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From: Matias Capeletto (matias.capeletto_at_[hidden])
Date: 2007-07-23 00:14:16

Hi Daryle, sorry for the delay, it was a busy week.

On 7/17/07, Daryle Walker <darylew_at_[hidden]> wrote:
> I was checking out the BiMap docs at
> <>,
> especially the Doxygen information about the classes.

The doxygen docs are not part of the user docs... they are intended
for developers trying to understand the guts of Boost.Bimap.

> I was thinking that BiMap looked complicated,

I prefer the word complex :)

> and something about that bothered me.

Simple things are better, I agree.

> When I read BiMap's history, especially its relation to MultiIndex, I
> figured out what could be wrong:
> BiMap is too much an exemplar of MultiIndex.

Strong comment.

> The interface of BiMap has a lot of features that showcase the fact that
> it was built using MultiIndex. The tagging interface for alternative
> names for "left" and "right" and the ability to specify the indexing
> philosophy (set, map, hash, list, vector) for the sides and the
> container as a whole (a.k.a. "set type of relation") seem like big cases
> of You Aren't Going To Need It.

If you do not want to use that features you just ignore them. A great
effort was put in making simple use cases simple, and allow to easily
cope with complex cases.

I can not think of a simpler declaration for a Bimap than:

  boost::bimap<X,Y> bm;

You can simple ignore the possibility of using tags, or the
flexibility that bimap offers to you by allowing you to select what
kind of collection you will use for each side.

> The STL maps don't give this kind of customization, maybe because it isn't
> necessary.
> If you don't like the names "left" and "right," just use new names in whatever
> class you'll be wrapping the bimap around.

I do not follow you here. A bimap is not a wrap around a class.

> Specifying indexing strategies just limits
> how the bimap can be internally constructed, possibly limiting efficiency.

STL maps:

  std::vector< pair<X,Y> >
  std::list< pair<X,Y> >

They offer you exactly the same kind of customization, only that for
one side of the mapping.

> There is also a lot of exposed template meta-programming (something
> complained about in a recent SlashDot thread).

Please tell me you are not taking SlashDot as a reference.

> The main template interface even uses it (to let the user exclude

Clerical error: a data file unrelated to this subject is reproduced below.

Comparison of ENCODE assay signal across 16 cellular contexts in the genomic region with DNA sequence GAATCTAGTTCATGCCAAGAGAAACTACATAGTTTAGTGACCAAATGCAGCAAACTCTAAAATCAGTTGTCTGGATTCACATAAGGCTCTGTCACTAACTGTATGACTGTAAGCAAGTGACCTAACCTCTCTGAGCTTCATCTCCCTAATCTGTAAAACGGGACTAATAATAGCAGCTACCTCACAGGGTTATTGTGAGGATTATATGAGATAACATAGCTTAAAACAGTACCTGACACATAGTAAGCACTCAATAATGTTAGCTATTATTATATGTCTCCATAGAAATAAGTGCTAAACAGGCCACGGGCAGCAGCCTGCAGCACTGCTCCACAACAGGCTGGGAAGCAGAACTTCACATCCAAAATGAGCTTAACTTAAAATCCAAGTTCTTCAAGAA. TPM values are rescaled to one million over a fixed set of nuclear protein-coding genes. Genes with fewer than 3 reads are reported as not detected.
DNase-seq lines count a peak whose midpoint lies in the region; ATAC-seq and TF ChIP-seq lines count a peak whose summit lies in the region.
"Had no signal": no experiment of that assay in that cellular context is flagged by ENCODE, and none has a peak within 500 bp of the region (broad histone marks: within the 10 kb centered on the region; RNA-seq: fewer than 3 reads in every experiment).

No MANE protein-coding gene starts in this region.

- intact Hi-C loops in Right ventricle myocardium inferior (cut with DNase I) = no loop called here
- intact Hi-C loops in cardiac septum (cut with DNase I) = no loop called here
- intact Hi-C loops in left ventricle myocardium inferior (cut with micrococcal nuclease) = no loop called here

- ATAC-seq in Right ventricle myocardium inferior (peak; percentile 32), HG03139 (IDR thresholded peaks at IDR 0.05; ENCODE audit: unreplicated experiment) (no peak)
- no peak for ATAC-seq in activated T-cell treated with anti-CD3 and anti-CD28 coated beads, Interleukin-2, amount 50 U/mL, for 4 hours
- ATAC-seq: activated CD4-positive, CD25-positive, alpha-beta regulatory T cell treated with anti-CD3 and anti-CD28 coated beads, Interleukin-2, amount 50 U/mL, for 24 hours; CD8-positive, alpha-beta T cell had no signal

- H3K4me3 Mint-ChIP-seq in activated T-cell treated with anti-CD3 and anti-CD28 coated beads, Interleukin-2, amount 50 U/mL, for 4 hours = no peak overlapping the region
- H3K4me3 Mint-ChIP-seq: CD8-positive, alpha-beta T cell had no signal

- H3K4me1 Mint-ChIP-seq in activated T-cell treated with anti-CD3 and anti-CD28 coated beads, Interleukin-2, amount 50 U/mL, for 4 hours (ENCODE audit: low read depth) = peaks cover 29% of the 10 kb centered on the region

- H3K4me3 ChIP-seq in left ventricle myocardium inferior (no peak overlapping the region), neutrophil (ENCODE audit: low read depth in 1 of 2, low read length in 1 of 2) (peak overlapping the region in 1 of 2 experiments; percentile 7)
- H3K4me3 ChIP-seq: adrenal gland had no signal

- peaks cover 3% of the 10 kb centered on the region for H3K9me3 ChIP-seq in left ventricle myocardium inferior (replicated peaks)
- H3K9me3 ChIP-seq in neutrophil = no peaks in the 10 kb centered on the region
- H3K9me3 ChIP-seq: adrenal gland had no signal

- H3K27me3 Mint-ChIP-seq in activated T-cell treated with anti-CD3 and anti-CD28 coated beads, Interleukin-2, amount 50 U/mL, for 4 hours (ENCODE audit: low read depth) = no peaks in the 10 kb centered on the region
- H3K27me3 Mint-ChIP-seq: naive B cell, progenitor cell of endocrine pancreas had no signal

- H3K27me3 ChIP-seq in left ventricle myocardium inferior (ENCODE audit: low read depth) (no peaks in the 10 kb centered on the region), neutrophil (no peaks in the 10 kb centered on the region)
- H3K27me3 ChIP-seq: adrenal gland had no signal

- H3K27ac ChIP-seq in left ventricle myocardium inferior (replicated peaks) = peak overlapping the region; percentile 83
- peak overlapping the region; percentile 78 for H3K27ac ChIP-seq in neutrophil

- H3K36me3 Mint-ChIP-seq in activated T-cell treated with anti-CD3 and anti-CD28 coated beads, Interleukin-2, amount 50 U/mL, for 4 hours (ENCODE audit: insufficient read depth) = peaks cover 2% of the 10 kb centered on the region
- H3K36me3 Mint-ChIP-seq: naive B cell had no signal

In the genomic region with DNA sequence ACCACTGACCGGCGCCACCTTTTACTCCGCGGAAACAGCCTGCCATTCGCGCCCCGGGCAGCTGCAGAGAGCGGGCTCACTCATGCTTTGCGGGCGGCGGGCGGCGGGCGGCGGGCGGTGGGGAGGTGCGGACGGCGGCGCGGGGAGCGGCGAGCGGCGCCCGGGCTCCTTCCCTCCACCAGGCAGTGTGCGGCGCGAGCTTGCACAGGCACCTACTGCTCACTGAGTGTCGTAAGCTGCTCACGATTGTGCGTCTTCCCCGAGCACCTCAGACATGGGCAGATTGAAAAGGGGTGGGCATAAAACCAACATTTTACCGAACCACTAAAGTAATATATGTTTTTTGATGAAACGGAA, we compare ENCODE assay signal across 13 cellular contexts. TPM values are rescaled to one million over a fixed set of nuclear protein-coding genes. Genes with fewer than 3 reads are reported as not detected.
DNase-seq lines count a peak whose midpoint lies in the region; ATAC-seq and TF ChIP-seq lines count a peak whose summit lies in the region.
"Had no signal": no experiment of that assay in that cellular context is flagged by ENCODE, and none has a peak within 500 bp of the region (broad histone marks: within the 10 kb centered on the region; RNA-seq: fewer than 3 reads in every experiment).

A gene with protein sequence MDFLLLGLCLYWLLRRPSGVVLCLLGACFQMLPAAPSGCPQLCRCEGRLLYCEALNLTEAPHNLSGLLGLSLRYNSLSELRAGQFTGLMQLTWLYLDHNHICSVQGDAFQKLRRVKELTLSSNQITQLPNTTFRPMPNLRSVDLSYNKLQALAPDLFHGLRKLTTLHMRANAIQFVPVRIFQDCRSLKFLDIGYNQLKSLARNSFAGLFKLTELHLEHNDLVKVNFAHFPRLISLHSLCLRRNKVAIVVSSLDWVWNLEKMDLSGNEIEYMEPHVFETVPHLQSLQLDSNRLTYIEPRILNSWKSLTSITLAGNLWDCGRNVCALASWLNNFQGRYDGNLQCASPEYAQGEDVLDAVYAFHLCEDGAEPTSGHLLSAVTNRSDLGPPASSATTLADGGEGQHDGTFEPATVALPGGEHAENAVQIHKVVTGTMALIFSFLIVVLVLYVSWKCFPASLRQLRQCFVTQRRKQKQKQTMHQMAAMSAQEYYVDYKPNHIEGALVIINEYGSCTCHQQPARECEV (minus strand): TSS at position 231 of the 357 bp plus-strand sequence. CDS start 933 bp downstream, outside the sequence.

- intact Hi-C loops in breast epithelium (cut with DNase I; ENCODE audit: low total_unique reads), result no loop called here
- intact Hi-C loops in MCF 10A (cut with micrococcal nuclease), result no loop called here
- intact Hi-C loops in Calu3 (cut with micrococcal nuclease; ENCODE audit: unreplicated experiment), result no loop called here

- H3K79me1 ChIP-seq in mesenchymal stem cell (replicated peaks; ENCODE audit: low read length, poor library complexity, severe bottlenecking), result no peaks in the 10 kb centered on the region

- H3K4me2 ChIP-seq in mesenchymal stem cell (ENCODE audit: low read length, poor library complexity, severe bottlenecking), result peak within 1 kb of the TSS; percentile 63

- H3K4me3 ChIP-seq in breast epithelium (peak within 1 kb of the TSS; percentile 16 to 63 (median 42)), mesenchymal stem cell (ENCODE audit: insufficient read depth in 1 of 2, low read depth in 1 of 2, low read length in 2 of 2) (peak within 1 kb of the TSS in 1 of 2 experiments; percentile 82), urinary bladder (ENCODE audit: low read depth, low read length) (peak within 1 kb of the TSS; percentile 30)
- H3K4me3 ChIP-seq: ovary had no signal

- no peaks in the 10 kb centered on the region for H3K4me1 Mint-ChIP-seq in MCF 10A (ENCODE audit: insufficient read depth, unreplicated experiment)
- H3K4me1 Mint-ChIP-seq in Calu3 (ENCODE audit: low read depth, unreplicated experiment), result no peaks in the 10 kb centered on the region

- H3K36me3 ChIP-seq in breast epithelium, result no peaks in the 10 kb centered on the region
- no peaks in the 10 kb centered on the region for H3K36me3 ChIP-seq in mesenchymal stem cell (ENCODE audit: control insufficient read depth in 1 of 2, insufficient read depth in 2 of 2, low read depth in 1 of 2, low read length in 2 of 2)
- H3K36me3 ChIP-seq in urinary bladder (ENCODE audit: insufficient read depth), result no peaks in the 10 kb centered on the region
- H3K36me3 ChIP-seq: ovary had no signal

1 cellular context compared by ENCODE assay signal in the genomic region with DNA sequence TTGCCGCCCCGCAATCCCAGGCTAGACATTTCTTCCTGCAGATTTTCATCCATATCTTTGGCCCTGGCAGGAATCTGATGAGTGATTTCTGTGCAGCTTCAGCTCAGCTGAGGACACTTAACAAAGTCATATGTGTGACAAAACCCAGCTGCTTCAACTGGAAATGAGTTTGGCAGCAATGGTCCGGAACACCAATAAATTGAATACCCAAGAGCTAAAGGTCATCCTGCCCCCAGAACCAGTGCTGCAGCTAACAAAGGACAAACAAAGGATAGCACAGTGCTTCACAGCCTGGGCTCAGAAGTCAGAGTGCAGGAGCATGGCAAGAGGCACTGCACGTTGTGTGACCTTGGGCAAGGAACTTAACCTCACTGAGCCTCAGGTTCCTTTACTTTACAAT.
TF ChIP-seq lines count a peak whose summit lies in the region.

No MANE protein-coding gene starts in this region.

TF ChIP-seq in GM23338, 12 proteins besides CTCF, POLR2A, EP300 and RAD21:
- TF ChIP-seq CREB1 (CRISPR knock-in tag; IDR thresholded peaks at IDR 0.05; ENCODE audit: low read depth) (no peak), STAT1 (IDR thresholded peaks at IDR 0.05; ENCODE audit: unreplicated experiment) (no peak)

> one or both comparison types while still specifying an allocator)!
> What's wrong with:
> //==================================================================
> enum link_modes { one_and_one, one_and_many, many_and_one,
> many_and_many };
> template < typename LeftT, typename RightT, link_modes LinkMode,
> typename CompareL = ::std::less<LeftT>,
> typename CompareR = ::std::less<RightT>,
> class Allocator = ::std::allocator<
> ::std::pair<LeftT, RightT> > >
> class bimap;
> //==================================================================
> (There's no tagging or index-specifying because YAGTNI. There's also no
> "politically correct" substitute for std::pair.) You don't just use the
> interface as if it was straight-forward, it actually is
> straight-forward.

Can I use existent algorithms with your design?
Can I print the reverse map with a standard based print_map function?

Like this:

   print_map( bm.left ); // It works
   print_map( bm.right ); // It works too!

> That means that there's less to go wrong. Sometimes
> as a developer, you have to Just Say No to 15 billion points of
> customization, even if the internal pieces allow them. Design an
> optimal interface for BiMap first, then see how a MultiIndex can help in
> the implementation, even if the multi-index ends up being hidden (or not
> used at all!); don't design with the priorities reversed. (It's a
> little late for BiMap, but maybe whoever does the MRU [most recently
> used] idea should take this into account.)

We make a big effort to do exactly this. I think that Bimap is influenced by
MultiIndex, but it is independent of it.

Do you know that you can use Boost.Bimap with out reading
Boost.MultiIndex docs?

I do not think that Boost.Bimap is bloated, it offers a very simple interface
for simple cases, and let you customize it for complex problems.

Thanks for the feedback!
Please keep coming with more :)

Best regards

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